When You Recommend on Linked-In, is it Worthwhile?

I noticed something when I logged onto Linkedin … a recommendation for a former exec from a peer that didn’t think much of that person. This intrigued me. Why, I thought, would he write a recommendation for her? So, I asked him.

His response: “You never know when she might recommend me and I get a job out of it.” (Note to self, his recommendations are likely without value)

Are Your Recommendations Valuable?

It depends on a few things: Who’s recommending, who’s reading them and the recommendation itself. So, to be appropriate in context of this site, let’s call it client recommendations your potential clients might read, and how they could interpret them.

All puff & love

Let’s face it … we just don’t believe these. Call us jaded or callous, but a big love fest just doesn’t ring true. It’s assumed we only surface positive, glowing recommendations. But, if you have too many of these, can they be real? (Unless, of course, you are an agent in Stepford)

The bad makes the good believable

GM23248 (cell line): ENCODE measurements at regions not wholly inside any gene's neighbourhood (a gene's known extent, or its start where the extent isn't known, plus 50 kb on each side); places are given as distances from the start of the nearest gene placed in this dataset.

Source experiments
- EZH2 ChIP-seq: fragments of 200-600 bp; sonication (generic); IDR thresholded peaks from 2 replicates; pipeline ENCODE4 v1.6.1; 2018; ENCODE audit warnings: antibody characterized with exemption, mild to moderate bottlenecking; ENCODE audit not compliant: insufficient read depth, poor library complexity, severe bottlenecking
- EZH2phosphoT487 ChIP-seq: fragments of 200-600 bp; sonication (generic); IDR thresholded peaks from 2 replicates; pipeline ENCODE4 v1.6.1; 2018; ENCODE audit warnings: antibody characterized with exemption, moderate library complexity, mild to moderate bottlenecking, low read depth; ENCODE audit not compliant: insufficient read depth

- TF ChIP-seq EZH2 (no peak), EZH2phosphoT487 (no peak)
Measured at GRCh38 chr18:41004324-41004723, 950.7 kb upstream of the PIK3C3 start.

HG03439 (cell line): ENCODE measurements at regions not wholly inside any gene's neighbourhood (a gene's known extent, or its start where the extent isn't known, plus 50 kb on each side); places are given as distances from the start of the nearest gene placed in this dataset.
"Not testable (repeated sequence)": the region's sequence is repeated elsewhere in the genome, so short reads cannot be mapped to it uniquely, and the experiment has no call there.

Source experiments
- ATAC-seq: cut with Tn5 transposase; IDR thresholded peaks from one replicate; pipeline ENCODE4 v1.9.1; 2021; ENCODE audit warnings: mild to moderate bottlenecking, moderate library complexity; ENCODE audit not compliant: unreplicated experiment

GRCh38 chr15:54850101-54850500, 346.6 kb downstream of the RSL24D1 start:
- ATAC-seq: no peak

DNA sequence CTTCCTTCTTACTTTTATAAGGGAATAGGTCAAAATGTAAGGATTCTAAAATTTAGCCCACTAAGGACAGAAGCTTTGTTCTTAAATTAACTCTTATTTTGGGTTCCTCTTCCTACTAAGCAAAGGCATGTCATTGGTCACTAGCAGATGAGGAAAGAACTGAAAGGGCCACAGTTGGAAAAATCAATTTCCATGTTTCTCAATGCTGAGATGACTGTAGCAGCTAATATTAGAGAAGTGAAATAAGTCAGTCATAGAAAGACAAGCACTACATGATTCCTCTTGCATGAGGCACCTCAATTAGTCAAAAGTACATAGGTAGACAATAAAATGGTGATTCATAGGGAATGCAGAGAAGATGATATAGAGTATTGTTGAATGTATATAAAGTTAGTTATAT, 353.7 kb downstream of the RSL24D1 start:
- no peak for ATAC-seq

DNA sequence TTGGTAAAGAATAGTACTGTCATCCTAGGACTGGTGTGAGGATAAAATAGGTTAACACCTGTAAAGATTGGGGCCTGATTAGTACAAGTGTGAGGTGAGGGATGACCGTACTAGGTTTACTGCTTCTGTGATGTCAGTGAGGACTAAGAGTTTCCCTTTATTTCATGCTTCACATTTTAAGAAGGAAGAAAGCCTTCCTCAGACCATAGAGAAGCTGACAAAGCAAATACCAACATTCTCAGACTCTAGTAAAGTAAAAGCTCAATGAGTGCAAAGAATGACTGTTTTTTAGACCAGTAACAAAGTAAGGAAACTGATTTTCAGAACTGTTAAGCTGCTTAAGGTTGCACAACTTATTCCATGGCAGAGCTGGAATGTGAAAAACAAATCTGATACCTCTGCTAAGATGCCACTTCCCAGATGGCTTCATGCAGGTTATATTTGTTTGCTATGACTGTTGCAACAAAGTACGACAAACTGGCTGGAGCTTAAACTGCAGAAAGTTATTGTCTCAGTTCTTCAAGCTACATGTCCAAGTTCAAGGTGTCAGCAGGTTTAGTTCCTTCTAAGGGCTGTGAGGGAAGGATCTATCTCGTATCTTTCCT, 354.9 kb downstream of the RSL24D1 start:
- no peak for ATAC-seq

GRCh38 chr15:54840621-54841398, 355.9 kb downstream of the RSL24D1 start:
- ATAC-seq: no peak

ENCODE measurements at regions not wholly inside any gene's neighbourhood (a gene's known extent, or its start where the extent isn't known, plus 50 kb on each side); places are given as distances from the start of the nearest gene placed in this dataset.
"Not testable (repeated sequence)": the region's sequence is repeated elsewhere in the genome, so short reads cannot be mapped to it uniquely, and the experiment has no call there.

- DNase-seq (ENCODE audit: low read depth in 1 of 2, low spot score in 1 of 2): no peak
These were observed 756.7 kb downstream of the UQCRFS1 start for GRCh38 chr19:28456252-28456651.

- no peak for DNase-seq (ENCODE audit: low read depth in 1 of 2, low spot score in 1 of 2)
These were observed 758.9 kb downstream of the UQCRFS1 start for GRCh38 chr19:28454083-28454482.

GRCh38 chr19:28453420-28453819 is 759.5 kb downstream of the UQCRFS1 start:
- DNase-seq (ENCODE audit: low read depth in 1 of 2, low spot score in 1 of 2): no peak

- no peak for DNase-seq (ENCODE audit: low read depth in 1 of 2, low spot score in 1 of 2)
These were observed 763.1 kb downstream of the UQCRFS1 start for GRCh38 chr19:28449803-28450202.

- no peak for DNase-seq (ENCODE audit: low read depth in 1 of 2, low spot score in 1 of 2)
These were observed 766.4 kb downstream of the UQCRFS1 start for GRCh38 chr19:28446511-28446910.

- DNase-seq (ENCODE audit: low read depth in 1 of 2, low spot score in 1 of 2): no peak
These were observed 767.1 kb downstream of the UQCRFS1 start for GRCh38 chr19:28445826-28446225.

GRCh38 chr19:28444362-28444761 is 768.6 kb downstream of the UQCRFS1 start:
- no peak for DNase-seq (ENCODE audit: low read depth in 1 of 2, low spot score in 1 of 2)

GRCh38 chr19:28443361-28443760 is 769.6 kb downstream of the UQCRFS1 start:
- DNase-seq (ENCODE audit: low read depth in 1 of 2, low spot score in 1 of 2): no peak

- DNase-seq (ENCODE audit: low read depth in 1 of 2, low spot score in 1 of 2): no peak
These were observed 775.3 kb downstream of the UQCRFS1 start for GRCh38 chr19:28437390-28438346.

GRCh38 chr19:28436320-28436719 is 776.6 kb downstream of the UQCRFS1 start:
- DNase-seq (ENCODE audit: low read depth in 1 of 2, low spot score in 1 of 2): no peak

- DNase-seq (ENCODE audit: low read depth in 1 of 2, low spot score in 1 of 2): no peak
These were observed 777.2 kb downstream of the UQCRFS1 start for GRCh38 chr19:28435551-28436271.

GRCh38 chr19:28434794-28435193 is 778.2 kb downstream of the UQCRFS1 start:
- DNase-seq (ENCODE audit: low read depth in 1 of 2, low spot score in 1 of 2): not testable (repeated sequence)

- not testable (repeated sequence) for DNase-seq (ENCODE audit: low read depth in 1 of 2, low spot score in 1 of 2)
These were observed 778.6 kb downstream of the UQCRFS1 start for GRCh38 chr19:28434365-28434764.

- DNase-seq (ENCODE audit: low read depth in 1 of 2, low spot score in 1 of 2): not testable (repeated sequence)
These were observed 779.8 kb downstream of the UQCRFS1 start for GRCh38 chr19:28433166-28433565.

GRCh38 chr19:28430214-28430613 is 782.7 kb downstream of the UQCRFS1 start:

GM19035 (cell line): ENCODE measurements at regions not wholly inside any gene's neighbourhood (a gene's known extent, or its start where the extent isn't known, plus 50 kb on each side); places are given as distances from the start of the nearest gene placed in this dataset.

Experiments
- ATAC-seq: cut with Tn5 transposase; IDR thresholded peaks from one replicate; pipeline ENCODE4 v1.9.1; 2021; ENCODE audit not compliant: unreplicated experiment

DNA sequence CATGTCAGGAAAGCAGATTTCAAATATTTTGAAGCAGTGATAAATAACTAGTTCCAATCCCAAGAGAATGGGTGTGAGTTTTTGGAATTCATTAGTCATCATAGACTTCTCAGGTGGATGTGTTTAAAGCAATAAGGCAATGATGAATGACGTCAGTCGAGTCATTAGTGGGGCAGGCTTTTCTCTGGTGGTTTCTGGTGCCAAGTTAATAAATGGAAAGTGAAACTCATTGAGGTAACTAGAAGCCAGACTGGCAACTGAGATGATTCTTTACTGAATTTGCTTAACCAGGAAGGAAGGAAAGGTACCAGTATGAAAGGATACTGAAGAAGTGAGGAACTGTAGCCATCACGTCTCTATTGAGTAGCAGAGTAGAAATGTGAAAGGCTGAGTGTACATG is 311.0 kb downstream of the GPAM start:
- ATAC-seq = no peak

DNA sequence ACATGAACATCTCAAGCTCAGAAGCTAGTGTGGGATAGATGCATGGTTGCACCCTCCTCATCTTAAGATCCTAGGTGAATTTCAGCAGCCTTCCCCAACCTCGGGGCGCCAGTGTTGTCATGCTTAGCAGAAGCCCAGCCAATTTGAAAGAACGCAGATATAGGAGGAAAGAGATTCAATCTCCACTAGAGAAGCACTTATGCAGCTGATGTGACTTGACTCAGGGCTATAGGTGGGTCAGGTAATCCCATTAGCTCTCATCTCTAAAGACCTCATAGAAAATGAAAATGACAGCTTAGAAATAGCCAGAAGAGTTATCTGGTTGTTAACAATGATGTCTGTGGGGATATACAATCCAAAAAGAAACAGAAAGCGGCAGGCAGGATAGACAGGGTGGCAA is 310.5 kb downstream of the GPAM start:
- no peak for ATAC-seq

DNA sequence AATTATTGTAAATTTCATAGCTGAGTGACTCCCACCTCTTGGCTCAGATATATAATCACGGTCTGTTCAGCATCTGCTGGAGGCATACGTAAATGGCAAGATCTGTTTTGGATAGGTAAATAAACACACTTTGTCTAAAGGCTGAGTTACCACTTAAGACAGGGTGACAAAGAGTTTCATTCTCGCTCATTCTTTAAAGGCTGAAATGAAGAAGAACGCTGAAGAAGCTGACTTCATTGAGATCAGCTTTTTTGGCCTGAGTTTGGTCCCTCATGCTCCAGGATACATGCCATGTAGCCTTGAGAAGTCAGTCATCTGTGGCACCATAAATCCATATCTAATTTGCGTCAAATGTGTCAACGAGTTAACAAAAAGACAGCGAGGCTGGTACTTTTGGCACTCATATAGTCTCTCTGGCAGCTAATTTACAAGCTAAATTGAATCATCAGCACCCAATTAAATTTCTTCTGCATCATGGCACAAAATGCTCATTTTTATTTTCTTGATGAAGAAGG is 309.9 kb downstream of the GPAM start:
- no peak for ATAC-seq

Let’s look at how we weigh the experiences of others in our decision making. For example, when I look to Yelp for a restaurant review, I sort by negative/low star feedback to make my decision. I’m looking for a deal-breaking scenario. So, if a reviewer felt their food server was snitty, that’s subjective so it doesn’t hold too much weight – unless it’s a common theme. On the other hand, finding a roach in the soup is a deal-breaker.

Not relatable

If your testimonial was for a luxury high-rise condo buyer, and I’m a family sort hunting in the burbs, I may not relate. Likewise, if I’m reading the experience of a Trump-esque buyer of their 3rd mansion, I surely can’t relate! Make sure you have a representative sampling of the types of clients you want to attract, by lifestyle and demographic.

The conundrum

How can you get a variety of relatable, realistic, believable testimonials/recommendations? It’s not ethical or authentic to write them yourself. Plus, who has the time. But, for most of us sitting in front of a blank screen is daunting, so how can we ask clients to endure such a painful process?

Mad Libs, anyone?

I’m outing myself on age here, but when I was young and went to summer or sports camp, we entertained ourselves with Mad Libs. Mad Libs were pre-written paragraphs with _______ areas to fill in a verb, noun, adjective, etc. Of course you wouldn’t be that literal with your clients, but you could offer a few Mad Lib type templates to help make it easier for them to pen a quick recommendation that is more meaningful.

In fact, it could make for a fun page on your web site or blog – a fill in the blanks page.

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